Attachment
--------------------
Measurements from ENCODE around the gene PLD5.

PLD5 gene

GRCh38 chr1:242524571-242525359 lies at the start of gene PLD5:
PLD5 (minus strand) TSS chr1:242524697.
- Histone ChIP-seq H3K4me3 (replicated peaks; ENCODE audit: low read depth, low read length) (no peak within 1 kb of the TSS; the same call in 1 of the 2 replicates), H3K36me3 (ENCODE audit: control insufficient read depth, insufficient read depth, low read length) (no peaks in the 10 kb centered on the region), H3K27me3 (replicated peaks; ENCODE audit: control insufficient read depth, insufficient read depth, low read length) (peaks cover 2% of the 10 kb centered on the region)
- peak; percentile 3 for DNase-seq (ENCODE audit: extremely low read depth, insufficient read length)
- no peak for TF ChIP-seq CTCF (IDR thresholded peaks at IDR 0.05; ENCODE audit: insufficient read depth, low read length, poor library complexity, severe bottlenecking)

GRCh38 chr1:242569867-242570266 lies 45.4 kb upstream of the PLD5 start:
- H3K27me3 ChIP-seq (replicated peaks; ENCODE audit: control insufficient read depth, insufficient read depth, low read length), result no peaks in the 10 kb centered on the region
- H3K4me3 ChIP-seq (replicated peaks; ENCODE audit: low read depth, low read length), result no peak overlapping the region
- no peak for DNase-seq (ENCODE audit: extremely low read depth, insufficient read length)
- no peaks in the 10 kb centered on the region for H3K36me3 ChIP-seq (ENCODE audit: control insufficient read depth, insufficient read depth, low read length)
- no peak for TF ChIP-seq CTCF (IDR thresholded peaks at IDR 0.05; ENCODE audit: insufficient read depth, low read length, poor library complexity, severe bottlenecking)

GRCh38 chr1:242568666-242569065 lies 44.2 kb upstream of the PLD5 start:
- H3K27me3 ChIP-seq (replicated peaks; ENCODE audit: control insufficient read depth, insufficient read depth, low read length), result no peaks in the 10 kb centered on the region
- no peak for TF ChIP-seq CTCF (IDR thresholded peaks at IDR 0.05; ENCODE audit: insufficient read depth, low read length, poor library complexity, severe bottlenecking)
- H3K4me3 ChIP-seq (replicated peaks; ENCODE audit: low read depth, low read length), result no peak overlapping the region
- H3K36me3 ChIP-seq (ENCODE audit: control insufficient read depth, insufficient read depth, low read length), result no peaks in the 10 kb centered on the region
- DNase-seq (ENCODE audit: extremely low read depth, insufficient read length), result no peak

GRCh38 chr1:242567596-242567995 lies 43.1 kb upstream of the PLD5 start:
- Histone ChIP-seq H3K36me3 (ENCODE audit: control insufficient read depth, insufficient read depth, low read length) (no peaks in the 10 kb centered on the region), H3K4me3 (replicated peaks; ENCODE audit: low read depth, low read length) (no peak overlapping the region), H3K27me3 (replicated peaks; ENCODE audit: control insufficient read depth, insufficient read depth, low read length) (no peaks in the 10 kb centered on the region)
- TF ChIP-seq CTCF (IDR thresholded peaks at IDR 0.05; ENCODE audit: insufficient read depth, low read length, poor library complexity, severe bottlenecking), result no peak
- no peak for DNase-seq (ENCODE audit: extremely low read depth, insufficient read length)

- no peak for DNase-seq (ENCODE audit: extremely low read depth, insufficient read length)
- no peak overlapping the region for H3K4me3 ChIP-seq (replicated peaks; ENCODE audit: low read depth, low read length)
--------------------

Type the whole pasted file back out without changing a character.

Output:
Measurements from ENCODE around the gene PLD5.

PLD5 gene

GRCh38 chr1:242524571-242525359 lies at the start of gene PLD5:
PLD5 (minus strand) TSS chr1:242524697.
- Histone ChIP-seq H3K4me3 (replicated peaks; ENCODE audit: low read depth, low read length) (no peak within 1 kb of the TSS; the same call in 1 of the 2 replicates), H3K36me3 (ENCODE audit: control insufficient read depth, insufficient read depth, low read length) (no peaks in the 10 kb centered on the region), H3K27me3 (replicated peaks; ENCODE audit: control insufficient read depth, insufficient read depth, low read length) (peaks cover 2% of the 10 kb centered on the region)
- peak; percentile 3 for DNase-seq (ENCODE audit: extremely low read depth, insufficient read length)
- no peak for TF ChIP-seq CTCF (IDR thresholded peaks at IDR 0.05; ENCODE audit: insufficient read depth, low read length, poor library complexity, severe bottlenecking)

GRCh38 chr1:242569867-242570266 lies 45.4 kb upstream of the PLD5 start:
- H3K27me3 ChIP-seq (replicated peaks; ENCODE audit: control insufficient read depth, insufficient read depth, low read length), result no peaks in the 10 kb centered on the region
- H3K4me3 ChIP-seq (replicated peaks; ENCODE audit: low read depth, low read length), result no peak overlapping the region
- no peak for DNase-seq (ENCODE audit: extremely low read depth, insufficient read length)
- no peaks in the 10 kb centered on the region for H3K36me3 ChIP-seq (ENCODE audit: control insufficient read depth, insufficient read depth, low read length)
- no peak for TF ChIP-seq CTCF (IDR thresholded peaks at IDR 0.05; ENCODE audit: insufficient read depth, low read length, poor library complexity, severe bottlenecking)

GRCh38 chr1:242568666-242569065 lies 44.2 kb upstream of the PLD5 start:
- H3K27me3 ChIP-seq (replicated peaks; ENCODE audit: control insufficient read depth, insufficient read depth, low read length), result no peaks in the 10 kb centered on the region
- no peak for TF ChIP-seq CTCF (IDR thresholded peaks at IDR 0.05; ENCODE audit: insufficient read depth, low read length, poor library complexity, severe bottlenecking)
- H3K4me3 ChIP-seq (replicated peaks; ENCODE audit: low read depth, low read length), result no peak overlapping the region
- H3K36me3 ChIP-seq (ENCODE audit: control insufficient read depth, insufficient read depth, low read length), result no peaks in the 10 kb centered on the region
- DNase-seq (ENCODE audit: extremely low read depth, insufficient read length), result no peak

GRCh38 chr1:242567596-242567995 lies 43.1 kb upstream of the PLD5 start:
- Histone ChIP-seq H3K36me3 (ENCODE audit: control insufficient read depth, insufficient read depth, low read length) (no peaks in the 10 kb centered on the region), H3K4me3 (replicated peaks; ENCODE audit: low read depth, low read length) (no peak overlapping the region), H3K27me3 (replicated peaks; ENCODE audit: control insufficient read depth, insufficient read depth, low read length) (no peaks in the 10 kb centered on the region)
- TF ChIP-seq CTCF (IDR thresholded peaks at IDR 0.05; ENCODE audit: insufficient read depth, low read length, poor library complexity, severe bottlenecking), result no peak
- no peak for DNase-seq (ENCODE audit: extremely low read depth, insufficient read length)

- no peak for DNase-seq (ENCODE audit: extremely low read depth, insufficient read length)
- no peak overlapping the region for H3K4me3 ChIP-seq (replicated peaks; ENCODE audit: low read depth, low read length)